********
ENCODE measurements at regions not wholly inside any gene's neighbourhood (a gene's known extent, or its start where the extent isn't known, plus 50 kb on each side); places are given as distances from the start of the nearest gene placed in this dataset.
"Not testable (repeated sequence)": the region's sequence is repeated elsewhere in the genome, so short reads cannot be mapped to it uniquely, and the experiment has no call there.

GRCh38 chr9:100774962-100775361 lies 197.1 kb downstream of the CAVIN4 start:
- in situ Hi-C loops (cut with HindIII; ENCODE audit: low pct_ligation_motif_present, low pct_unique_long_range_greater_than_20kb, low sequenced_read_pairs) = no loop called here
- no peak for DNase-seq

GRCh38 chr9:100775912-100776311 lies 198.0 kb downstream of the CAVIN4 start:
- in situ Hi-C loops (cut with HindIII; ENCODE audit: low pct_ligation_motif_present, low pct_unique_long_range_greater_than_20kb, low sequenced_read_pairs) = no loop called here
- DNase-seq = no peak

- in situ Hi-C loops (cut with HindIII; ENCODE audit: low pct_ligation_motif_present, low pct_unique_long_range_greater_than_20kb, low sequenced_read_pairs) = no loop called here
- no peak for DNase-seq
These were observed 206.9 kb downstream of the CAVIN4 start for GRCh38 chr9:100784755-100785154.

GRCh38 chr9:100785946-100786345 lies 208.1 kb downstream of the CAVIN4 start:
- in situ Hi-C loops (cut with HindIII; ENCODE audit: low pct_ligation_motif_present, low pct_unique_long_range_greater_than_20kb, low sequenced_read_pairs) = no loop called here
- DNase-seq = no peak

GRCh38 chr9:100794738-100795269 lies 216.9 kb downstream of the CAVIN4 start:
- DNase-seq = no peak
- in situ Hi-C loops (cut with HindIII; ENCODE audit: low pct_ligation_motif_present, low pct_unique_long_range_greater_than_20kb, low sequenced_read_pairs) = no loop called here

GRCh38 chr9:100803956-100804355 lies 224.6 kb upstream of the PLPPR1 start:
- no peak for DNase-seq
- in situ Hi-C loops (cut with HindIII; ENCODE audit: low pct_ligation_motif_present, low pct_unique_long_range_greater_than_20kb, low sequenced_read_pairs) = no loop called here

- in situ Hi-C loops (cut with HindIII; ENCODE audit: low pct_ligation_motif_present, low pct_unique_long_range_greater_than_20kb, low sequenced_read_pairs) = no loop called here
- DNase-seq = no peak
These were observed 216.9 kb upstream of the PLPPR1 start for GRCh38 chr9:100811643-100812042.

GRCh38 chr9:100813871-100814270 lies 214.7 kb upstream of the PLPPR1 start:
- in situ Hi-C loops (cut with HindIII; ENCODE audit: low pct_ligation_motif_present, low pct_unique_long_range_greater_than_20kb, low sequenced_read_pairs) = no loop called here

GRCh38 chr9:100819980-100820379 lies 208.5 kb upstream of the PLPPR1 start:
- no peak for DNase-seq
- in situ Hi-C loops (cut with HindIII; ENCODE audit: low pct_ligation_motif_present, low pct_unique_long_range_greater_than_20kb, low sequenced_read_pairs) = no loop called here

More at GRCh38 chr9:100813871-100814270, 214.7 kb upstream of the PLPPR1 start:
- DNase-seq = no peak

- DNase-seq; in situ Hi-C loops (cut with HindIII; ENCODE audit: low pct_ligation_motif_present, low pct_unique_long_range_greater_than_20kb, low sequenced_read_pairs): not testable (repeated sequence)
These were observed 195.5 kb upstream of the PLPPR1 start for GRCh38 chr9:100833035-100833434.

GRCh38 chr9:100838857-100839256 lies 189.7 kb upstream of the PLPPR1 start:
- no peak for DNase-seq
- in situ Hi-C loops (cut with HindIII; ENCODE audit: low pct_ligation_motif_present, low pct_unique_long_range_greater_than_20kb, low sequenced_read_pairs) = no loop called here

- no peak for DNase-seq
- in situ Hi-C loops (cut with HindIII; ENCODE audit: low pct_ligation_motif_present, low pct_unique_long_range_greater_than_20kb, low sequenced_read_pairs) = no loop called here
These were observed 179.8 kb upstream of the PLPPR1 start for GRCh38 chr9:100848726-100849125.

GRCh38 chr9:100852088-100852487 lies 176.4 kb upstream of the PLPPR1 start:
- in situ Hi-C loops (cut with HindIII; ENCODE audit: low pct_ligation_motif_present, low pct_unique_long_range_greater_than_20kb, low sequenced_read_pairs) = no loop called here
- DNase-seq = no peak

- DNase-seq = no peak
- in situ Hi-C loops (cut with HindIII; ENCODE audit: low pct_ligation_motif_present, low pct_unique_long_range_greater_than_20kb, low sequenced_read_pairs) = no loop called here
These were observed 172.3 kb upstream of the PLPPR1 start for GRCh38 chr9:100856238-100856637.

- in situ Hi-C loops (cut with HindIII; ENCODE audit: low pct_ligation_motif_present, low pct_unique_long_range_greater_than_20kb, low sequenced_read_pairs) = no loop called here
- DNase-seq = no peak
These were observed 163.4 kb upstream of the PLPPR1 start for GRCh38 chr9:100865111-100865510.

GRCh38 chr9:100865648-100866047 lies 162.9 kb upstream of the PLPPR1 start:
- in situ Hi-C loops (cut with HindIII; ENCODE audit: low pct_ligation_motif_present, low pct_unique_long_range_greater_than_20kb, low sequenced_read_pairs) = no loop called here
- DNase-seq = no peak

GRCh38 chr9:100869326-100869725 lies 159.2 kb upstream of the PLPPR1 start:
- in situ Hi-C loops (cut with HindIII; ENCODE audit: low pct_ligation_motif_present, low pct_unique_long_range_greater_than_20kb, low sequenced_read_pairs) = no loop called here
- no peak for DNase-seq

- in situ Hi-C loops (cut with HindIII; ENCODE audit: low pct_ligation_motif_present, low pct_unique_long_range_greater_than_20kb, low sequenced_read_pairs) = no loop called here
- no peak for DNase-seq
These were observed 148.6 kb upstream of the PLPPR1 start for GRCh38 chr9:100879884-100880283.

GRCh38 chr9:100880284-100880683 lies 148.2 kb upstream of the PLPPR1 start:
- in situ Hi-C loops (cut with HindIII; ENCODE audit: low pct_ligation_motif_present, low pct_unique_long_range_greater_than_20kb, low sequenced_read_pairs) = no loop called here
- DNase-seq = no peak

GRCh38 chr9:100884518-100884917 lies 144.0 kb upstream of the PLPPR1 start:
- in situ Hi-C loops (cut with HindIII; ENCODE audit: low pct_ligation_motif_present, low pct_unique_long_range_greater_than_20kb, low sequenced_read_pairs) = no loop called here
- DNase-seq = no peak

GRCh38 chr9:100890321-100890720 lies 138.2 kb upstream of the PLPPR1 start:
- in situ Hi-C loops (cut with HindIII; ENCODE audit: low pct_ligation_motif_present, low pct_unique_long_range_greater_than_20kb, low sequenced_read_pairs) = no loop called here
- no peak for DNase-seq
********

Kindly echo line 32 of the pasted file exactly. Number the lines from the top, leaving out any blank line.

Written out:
These were observed 195.5 kb upstream of the PLPPR1 start for GRCh38 chr9:100833035-100833434.